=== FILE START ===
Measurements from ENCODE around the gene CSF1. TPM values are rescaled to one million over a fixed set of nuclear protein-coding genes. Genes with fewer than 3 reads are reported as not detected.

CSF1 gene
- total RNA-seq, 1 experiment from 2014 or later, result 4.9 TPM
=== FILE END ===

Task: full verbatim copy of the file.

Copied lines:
Measurements from ENCODE around the gene CSF1. TPM values are rescaled to one million over a fixed set of nuclear protein-coding genes. Genes with fewer than 3 reads are reported as not detected.

CSF1 gene
- total RNA-seq, 1 experiment from 2014 or later, result 4.9 TPM